There are some encoding problems now so I will edit and try to clear up the text.

[This message has been edited by JerryKarin (edited 08-24-2008).]</B></font><HR></BLOCKQUOTE>



[This message has been edited by yslim (edited 08-25-2008).]

[This message has been edited by yslim (edited 08-25-2008).]
yslim
 
Posts: 134
Joined: Wed May 24, 2006 6:01 am
Location: Monterey,Ca. USA

Postby yslim » Mon Aug 25, 2008 8:57 am

<BLOCKQUOTE><font size="1" face="Verdana, Arial">quote:</font><HR><font face="Verdana, Arial" size="2">Originally posted by JerryKarin:
<B>I started this under the seating wrist thread but it deserves its own, so I'll move it here.

太极拳论 王宗岳
太极者,无极而生,动静之机,阴阳之母也。
动之则分,静之则合。无过不及,随曲就伸。
人刚我柔谓之走,我顺人背谓之粘。
动急则急应,动缓则缓随。
虽变化万端,而理为一贯。
由招熟而渐悟懂劲,由懂劲而阶及神明。
然非用力日久,不能豁然贯通焉。
虚灵顶劲,气沉丹田。
不偏不倚,忽隐忽现。
左重则左虚,右重则右杳。
仰之则弥高,府之则弥深,
进之则愈长,退之则愈促。
一羽不能加,蝇虫不能落,
人不知我,我独知人。
英雄所向无敌,盖皆由此而及也。
斯技旁门甚多,虽势有区别,概不外,
壮欺弱,慢让快耳。有力打无力,
手慢让手快,是皆先天自然之能,
非关学力而有为 也。
察四两拨千斤之句,显非力胜;
观耄耋御众之形,快何能为。
立如秤准,活如车轮,
偏沉则随,双重则滞。
每见数年纯功,不能运化者,率皆自为人制,
双重之病未悟而。
欲避此病,须知阴阳;
粘即是走,走即是粘,
阳不离阴,阴不离阳;阴阳相济,
方为懂劲。懂劲后,愈练愈精,
默识揣摩,渐至从心所欲。
本是舍己从人,多误舍近求远。
所谓差之毫厘,谬之千里。
学者不可不详辨焉。
是为论。

I got this text off the web.
If you know a nicer format let us know. Taijiquan Lun is not really that long. Let's just go through it.

There are some encoding problems now so I will edit and try to clear up the text.

[This message has been edited by JerryKarin (edited 08-24-2008).]</B></font><HR></BLOCKQUOTE>

Hi Jerry

I like this one better. I have 34 lines on your original post.

You have 35 lines on your second post because
you missed (skip) the #11 (you went from 10 to 12). Besides I think only Louis swiam can read your second post,because he is a schola
in Chinese

Ciao
yslim


太极拳论 王宗

1 太极者,无极而生,动静之机,阴阳之母也。
2 动之则分,静之则合。无过不及,随曲就伸。
3 人刚我柔谓之走,我顺人背谓之粘。
4 动急则急应,动缓则缓随。
5 虽变化万端,而理为一贯。
6 由招熟而渐悟懂劲,由懂劲而阶及神明。
7 然非用力日久,不能豁然贯通焉。
8 虚灵顶劲,气沉丹田。
9 不偏不倚,忽隐忽现。
10 左重则左虚,右重则右杳。
11 仰之则弥高,府之则弥深,
12 进之则愈长,退之则愈促。
13 一羽不能加,蝇虫不能落,
14 人不知我,我独知人。
15 英雄所向无敌,盖皆由此而及也。
16 斯技旁门甚多,虽势有区别,概不外,
17 壮欺弱,慢让快耳。有力打无力,
18 手慢让手快,是皆先天自然之能,
19 非关学力而有为 也。
20 察四两拨千斤之句,显非力胜;
21 观耄耋御众之形,快何能为。
22 立如秤准,活如车轮,
23 偏沉则随,双重则滞。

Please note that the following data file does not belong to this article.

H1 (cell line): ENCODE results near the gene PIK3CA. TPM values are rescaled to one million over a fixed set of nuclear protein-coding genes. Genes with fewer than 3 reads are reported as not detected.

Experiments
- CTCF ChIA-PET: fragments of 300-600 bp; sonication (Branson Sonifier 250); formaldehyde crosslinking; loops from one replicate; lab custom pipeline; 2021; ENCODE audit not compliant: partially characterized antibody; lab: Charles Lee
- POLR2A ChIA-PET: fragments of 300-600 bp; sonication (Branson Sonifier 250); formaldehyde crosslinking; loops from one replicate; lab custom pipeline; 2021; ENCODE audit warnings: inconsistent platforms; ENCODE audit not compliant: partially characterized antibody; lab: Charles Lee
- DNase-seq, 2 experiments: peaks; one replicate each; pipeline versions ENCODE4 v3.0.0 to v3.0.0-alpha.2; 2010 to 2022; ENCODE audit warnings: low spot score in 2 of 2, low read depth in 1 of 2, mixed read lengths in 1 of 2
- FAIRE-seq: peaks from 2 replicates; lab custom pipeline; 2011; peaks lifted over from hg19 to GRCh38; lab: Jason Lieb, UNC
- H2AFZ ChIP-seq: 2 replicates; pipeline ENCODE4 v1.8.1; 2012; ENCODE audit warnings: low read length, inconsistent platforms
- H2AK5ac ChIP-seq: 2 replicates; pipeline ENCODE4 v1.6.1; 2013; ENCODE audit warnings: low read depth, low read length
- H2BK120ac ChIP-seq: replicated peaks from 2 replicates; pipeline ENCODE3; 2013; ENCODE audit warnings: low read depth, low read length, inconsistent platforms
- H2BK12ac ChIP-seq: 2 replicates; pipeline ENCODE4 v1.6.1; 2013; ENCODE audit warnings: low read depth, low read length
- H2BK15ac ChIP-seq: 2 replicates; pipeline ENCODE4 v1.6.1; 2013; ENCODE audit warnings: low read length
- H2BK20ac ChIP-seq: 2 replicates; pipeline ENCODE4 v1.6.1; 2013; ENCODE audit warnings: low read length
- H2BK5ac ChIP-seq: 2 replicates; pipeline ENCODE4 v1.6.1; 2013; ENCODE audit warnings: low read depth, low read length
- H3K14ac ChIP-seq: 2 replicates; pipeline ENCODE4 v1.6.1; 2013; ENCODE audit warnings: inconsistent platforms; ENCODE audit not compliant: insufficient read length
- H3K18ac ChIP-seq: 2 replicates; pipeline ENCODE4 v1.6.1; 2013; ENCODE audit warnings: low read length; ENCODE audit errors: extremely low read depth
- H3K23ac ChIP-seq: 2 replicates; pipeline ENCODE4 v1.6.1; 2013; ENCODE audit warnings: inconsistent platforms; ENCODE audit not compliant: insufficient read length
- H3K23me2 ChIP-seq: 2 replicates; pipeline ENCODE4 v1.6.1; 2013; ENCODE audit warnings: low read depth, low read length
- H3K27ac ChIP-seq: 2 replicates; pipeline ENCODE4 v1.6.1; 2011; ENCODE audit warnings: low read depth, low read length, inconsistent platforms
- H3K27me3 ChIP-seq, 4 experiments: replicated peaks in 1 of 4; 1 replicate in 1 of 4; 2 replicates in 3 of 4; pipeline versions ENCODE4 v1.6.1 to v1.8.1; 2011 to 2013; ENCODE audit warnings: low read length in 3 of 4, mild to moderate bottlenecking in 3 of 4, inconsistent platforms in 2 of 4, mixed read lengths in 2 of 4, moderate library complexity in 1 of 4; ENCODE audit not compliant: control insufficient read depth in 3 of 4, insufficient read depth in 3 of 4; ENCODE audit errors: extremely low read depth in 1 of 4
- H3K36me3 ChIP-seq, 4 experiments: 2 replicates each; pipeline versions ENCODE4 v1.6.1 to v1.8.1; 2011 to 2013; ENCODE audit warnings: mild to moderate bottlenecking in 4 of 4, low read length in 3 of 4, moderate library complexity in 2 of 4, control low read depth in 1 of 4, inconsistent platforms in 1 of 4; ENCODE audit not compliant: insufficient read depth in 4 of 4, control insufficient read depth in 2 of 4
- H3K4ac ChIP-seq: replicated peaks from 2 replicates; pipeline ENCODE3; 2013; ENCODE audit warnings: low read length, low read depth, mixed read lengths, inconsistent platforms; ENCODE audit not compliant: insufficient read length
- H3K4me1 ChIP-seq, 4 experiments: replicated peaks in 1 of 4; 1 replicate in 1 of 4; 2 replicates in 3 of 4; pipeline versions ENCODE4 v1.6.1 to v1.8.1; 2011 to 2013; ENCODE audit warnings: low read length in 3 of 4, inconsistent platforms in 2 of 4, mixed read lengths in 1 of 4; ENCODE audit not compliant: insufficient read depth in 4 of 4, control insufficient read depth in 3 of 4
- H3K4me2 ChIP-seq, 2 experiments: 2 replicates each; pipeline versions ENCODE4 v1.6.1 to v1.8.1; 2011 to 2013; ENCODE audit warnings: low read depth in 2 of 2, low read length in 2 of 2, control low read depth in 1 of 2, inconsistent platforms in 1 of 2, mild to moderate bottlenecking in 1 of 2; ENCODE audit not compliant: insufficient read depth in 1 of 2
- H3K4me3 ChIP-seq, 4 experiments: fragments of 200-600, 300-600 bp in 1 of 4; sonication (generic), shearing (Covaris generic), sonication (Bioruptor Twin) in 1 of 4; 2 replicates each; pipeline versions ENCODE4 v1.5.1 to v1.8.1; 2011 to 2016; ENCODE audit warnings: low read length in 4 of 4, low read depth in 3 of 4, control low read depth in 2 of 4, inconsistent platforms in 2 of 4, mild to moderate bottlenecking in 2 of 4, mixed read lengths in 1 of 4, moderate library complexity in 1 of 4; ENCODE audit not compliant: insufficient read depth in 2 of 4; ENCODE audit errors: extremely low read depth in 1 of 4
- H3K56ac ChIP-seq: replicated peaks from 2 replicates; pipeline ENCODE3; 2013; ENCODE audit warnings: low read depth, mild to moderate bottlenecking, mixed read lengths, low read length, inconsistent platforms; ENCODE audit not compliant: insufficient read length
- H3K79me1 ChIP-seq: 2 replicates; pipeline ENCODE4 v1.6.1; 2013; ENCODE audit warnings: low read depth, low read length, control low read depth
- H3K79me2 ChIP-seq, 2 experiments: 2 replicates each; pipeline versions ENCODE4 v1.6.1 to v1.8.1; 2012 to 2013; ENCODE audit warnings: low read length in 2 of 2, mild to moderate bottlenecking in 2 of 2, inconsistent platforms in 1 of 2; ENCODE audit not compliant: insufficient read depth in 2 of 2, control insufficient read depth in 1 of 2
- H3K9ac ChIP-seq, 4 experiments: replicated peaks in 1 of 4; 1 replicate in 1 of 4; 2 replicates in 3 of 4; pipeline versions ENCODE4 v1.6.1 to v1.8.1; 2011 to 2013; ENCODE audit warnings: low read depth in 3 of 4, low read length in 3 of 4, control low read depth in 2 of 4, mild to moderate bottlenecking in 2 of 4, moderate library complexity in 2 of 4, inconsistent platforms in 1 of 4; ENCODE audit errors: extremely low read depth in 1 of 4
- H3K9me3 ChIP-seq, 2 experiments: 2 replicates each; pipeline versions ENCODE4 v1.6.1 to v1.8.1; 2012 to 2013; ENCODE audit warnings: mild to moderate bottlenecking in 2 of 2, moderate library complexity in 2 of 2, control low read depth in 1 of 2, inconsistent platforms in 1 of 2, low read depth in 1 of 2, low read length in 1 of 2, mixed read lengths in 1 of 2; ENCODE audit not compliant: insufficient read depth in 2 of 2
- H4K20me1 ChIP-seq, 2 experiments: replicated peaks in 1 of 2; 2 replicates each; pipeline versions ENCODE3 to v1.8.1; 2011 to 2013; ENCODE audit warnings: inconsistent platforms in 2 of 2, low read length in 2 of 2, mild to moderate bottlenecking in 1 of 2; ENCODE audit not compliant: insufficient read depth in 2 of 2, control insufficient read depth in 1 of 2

24 每见数年纯功,不能运化者,率皆自为人制,
25 双重之病未悟而。
26 欲避此病,须知阴阳;
27 粘即是走,走即是粘,
28 阳不离阴,阴不离阳;阴阳相济,
29 方为懂劲。懂劲后,愈练愈精,
30 默识揣摩,渐至从心所欲。
31 本是舍己从人,多误舍近求远。
32 所谓差之毫厘,谬之千里。
33 学者不可不详辨焉。
34 是为论。
yslim
 
Posts: 134
Joined: Wed May 24, 2006 6:01 am
Location: Monterey,Ca. USA

Postby JerryKarin » Mon Aug 25, 2008 4:47 pm

Louis makes some good points here. It is clear that the author is building upon a commonly held thread in the culture of seeing macrocosm and microcosm as mirroring each other in structure and function. For example the hierarchy of the family is seen as a mirror of the structures in the larger society, father = king, etc. So there is an ambitious idea here of sort of perfecting the universe in one's own person. There is an attempt to build this theory upon the Neo-Confucian ideas from taijitu, the taiji diagram, and commentaries on it.
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Posts: 1067
Joined: Wed Jan 24, 2001 7:01 am

Postby Louis Swaim » Mon Aug 25, 2008 6:13 pm

Here’s a link to a Chinese text (traditional characters, set browser to Big Five encoding) of some of Zhou Dunyi’s writings. Scroll down just a bit for “Taiji Tu Shuo” (Explanation of the Taiji Chart). The indented material below the main text lines is commentary by Zhu Xi. Sprinkled throughout are terms familiar to us in Taijiquan theory, including taiji, wuji, yin/yang, hard/soft, movement/stillness, trigger/pivot (ji, and shu-niu), qi, shen, ti/yong, “centrality” (zhong), as well as bagua and five phases language.
http://sangle.web.wesleyan.edu/etext/song-qing/zhou.html

Here’s a link to a translation of same by Joseph Adler:

http://209.85.215.104/search?q=cache:adwtGcQds2UJ:www2.kenyon.edu/Depts/Religion/Fac/Adler/Writings/TJTS-Zhu.pdf+zhou+dunyi,+taijitu+shuo&hl=en&ct=clnk&cd=2&gl=us

There are also translations in Wing Tsit-Chan’s Source Book in Chinese Philosophy, and Feng Youlan’s (Fung Yu-lan) History of Chinese Philosophy, Vol. 2.

--Louis
Louis Swaim
 
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Postby Louis Swaim » Thu Aug 28, 2008 5:54 pm

Greetings,

So, what about the third line? I think it’s easy to render the first part: “When the other is hard, and I am soft, this is called yielding.” The second part, however, is more problematic. There is some ambiguity for me in the intended meaning of “bei.” Ordinarily, this is simply a noun for “back”—that is, one’s anatomical back. One could make a case that here it refers to “me” following the direction of the opponent’s back, hence, “I go along (shun) with the other’s ‘backing-up’; this is called adhering.” Some versions of the Lun (Wu Tunan’s, I recall), has “ni” instead of “bei.” The pairing of shun/ni (going with the flow / going against the flow) as polar opposites—has a long history in Chinese philosophical, medical and other texts. I’m not convinced it would work here, however, as one would have to do some extrapolating in order to understand the phrase with shun/ni in place: “I go with the flow [while/even though] the other goes against the flow; this [my movement strategy] is called adhering.”

What do others think?

Take care,
Louis


[This message has been edited by Louis Swaim (edited 08-28-2008).]
Louis Swaim
 
Posts: 1343
Joined: Mon Feb 12, 2001 7:01 am
Location: Oakland, CA